I can give an example: one day I go to the rehearsal room thinking that I want to play and record something on the drums. When I arrive, that room is occupied, I go to another in the same studio. Different acoustics, different vibration and, suddenly, I feel like singing. I start and realize that the snare drum in that room is resonating and it is affecting my voice as an effect would, and I take that to my performance. I record everything with my recording device and listen at home as someone listens to a practice session only to realize that I have something to work with. And a track is created from those recordings. Síria's second album, Boa-Língua was created around happenings like this one.
Collaborations can take on many forms. What role do they play in your approach and what are your preferred ways of engaging with other creatives through, for example, file sharing, jamming or just talking about ideas?
Collaborations are very present in my creative work and play an essential role. I had the opportunity to collaborate with musicians, sound artists and artists from other areas who had an impact on how I do things, how I perceive the world and myself. A collaboration can be transformative, in terms of artistic practice, relational experience, etc. Jamming, talking about music as a way of talking about life itself, are things that can be very fulfilling for me.
Recently, I have been working on remixes of tracks by musicians that I admire and I love to do this! It is a combination of appropriation and composition, it is like playing together, but from different domains, it is finding our voice through the other.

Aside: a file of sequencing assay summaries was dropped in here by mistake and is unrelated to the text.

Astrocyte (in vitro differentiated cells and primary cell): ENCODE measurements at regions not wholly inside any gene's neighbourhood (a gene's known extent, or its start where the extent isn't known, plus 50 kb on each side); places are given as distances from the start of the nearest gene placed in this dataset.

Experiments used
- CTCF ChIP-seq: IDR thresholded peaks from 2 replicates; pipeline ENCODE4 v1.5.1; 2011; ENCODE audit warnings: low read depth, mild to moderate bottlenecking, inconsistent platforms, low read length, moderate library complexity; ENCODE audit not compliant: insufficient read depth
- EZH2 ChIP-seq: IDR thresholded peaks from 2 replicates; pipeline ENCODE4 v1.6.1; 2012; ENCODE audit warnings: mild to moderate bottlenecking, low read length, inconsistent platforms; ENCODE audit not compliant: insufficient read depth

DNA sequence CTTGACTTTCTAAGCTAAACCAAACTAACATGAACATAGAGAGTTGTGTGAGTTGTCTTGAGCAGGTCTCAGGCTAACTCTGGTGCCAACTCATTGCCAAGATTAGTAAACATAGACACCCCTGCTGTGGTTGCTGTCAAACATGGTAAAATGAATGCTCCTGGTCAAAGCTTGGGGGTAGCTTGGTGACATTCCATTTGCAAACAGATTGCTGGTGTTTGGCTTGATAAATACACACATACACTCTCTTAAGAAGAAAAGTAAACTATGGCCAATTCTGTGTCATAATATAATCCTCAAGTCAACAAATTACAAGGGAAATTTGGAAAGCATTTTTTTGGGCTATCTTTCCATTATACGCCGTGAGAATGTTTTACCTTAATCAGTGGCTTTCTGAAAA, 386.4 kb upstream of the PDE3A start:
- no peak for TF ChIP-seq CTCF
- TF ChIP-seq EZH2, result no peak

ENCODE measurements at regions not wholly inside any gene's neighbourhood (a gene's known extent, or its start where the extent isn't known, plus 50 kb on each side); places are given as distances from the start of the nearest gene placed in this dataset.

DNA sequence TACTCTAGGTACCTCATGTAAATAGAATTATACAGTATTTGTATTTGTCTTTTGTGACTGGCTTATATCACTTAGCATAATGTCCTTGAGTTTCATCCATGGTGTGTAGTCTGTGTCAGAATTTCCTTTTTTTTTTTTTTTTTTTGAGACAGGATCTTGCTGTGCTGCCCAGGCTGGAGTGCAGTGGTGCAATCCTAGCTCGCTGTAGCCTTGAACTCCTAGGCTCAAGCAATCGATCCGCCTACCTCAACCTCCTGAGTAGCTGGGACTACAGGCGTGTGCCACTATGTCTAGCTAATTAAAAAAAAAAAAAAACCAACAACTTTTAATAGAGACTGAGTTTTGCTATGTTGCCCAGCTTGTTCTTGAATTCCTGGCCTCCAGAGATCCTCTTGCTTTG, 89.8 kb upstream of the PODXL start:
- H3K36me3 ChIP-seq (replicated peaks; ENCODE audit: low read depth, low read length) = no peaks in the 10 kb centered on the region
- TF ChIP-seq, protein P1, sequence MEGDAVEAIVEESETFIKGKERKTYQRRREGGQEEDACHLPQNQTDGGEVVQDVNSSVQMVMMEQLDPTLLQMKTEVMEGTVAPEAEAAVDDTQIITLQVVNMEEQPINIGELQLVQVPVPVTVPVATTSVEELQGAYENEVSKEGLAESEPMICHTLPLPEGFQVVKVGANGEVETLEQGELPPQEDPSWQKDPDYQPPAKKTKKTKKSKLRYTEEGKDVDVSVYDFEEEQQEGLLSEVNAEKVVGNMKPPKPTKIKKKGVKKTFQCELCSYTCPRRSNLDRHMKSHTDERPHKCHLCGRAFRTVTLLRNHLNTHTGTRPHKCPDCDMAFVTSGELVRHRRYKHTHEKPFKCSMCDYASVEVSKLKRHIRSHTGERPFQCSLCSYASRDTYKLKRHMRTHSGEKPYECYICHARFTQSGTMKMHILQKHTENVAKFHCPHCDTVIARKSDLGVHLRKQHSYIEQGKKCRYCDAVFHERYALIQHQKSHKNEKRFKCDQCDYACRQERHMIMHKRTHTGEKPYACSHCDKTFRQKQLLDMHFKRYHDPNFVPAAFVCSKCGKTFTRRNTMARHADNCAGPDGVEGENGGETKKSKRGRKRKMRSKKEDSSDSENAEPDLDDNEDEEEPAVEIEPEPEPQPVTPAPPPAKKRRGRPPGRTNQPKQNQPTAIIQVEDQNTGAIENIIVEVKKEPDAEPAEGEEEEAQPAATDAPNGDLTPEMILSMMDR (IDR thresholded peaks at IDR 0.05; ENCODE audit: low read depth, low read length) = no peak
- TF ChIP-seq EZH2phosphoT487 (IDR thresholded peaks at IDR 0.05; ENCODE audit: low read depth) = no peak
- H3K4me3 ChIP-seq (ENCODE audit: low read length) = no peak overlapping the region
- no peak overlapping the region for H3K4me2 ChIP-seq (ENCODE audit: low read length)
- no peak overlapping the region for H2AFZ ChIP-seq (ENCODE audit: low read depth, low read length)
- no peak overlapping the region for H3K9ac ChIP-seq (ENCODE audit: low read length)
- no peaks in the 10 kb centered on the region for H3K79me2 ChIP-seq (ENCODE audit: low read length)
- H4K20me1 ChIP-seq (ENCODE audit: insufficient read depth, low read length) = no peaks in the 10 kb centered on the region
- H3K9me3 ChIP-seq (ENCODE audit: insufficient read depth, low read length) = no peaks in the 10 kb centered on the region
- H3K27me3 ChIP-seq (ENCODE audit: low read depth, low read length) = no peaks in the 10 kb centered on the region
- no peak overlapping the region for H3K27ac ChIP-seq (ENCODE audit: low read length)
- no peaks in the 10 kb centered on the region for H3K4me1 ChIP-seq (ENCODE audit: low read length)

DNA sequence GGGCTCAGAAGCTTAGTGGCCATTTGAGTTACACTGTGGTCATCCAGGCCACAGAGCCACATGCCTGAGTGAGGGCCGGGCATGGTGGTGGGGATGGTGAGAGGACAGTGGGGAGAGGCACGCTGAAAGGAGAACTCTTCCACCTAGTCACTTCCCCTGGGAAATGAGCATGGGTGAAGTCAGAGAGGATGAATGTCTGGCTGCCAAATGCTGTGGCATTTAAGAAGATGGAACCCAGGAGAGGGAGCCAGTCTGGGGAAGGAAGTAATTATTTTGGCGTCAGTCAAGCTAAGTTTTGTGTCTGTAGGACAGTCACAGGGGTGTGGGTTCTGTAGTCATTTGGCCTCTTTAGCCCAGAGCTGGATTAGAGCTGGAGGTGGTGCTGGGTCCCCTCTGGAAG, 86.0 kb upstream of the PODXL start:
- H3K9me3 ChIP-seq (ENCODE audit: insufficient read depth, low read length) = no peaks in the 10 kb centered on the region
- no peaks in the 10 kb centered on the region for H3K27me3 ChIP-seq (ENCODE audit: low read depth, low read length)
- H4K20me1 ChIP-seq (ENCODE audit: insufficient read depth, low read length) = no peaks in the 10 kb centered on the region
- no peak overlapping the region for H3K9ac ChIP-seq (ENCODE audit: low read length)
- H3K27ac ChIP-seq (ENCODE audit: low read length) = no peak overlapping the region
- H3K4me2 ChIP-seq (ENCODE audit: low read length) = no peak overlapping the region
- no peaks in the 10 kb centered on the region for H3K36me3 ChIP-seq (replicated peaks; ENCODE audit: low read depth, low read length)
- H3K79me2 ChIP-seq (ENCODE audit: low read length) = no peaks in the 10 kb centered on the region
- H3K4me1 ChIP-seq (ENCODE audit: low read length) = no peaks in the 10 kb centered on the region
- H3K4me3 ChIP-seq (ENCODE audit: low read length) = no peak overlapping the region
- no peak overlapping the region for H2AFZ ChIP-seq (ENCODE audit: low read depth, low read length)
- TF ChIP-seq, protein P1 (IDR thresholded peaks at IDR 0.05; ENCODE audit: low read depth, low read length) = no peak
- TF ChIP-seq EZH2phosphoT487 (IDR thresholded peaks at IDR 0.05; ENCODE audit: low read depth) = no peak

I am generally happy to collaborate with people who also work with sound in one way or another. My experiences in other fields have had results that left me less satisfied, not with the results of the work, but with how I felt being treated or how I perceive what may be more important for some people. Sometimes, egos can get in our way. I don't want to generalize beyond my own experience, therefore, this is more a description of the facts than a judgment.
If I try to make sense, keeping in mind that all these experiences happened in Portugal, where so-called performance artists feel they are neglected by the state and other institutions, I see that frustration can cause people to do exactly the same thing that they are complaining about, and there is no project I worked on in which demonstration of power, segmentation and inflated egos were not ruining the experience. There was a time when I just wanted to get it done and this is sad. While in my collaborations with other musicians, it doesn't matter if in Portugal or abroad, we were together with the same goal, from beginning to end. And the more consolidated the artists, the more humble, generous and adventurous they were. It makes me sure where I want to be, who I want to be. As a person, as an artist.
Finally, collaborations are labs of life, a study of the self in relation to others. I really care that everyone I work with is feeling good. If we get a result that makes us happy, for me, that is part of the game and it is no more important than how we relate, how we feel along the way. At another level, the relationship that I have established with some teachers has been experienced as a collaboration. Even though it does not have the purpose of presenting something to an audience, what happens to each of the parties (student / teacher) is perhaps the highest expression of what a collaboration implies.